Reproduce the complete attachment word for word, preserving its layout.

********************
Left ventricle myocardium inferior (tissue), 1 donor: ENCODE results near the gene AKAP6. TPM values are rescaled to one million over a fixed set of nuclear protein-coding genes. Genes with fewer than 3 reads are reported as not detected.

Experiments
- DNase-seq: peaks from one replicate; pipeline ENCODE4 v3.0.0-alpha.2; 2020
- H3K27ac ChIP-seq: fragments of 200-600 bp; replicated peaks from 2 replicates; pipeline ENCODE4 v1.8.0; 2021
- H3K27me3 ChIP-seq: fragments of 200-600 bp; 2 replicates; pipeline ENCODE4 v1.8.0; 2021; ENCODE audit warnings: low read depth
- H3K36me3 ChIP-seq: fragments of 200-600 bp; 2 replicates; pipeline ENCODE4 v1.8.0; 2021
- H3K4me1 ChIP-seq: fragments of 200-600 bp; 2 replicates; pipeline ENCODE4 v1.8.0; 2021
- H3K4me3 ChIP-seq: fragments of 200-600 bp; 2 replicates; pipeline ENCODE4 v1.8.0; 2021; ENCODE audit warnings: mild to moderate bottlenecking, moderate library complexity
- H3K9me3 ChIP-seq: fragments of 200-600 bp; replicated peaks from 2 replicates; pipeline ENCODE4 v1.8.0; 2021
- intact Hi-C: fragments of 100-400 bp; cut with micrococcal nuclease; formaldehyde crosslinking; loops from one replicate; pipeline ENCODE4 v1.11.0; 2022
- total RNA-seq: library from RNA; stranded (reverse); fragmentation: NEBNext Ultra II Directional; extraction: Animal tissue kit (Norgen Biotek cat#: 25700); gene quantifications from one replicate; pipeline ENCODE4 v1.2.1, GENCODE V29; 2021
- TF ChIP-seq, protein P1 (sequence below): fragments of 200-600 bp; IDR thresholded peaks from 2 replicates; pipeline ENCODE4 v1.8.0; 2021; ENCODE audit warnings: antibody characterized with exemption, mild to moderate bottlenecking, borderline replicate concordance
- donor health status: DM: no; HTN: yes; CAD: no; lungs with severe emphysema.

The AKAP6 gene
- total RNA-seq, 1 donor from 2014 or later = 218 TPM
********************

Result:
Left ventricle myocardium inferior (tissue), 1 donor: ENCODE results near the gene AKAP6. TPM values are rescaled to one million over a fixed set of nuclear protein-coding genes. Genes with fewer than 3 reads are reported as not detected.

Experiments
- DNase-seq: peaks from one replicate; pipeline ENCODE4 v3.0.0-alpha.2; 2020
- H3K27ac ChIP-seq: fragments of 200-600 bp; replicated peaks from 2 replicates; pipeline ENCODE4 v1.8.0; 2021
- H3K27me3 ChIP-seq: fragments of 200-600 bp; 2 replicates; pipeline ENCODE4 v1.8.0; 2021; ENCODE audit warnings: low read depth
- H3K36me3 ChIP-seq: fragments of 200-600 bp; 2 replicates; pipeline ENCODE4 v1.8.0; 2021
- H3K4me1 ChIP-seq: fragments of 200-600 bp; 2 replicates; pipeline ENCODE4 v1.8.0; 2021
- H3K4me3 ChIP-seq: fragments of 200-600 bp; 2 replicates; pipeline ENCODE4 v1.8.0; 2021; ENCODE audit warnings: mild to moderate bottlenecking, moderate library complexity
- H3K9me3 ChIP-seq: fragments of 200-600 bp; replicated peaks from 2 replicates; pipeline ENCODE4 v1.8.0; 2021
- intact Hi-C: fragments of 100-400 bp; cut with micrococcal nuclease; formaldehyde crosslinking; loops from one replicate; pipeline ENCODE4 v1.11.0; 2022
- total RNA-seq: library from RNA; stranded (reverse); fragmentation: NEBNext Ultra II Directional; extraction: Animal tissue kit (Norgen Biotek cat#: 25700); gene quantifications from one replicate; pipeline ENCODE4 v1.2.1, GENCODE V29; 2021
- TF ChIP-seq, protein P1 (sequence below): fragments of 200-600 bp; IDR thresholded peaks from 2 replicates; pipeline ENCODE4 v1.8.0; 2021; ENCODE audit warnings: antibody characterized with exemption, mild to moderate bottlenecking, borderline replicate concordance
- donor health status: DM: no; HTN: yes; CAD: no; lungs with severe emphysema.

The AKAP6 gene
- total RNA-seq, 1 donor from 2014 or later = 218 TPM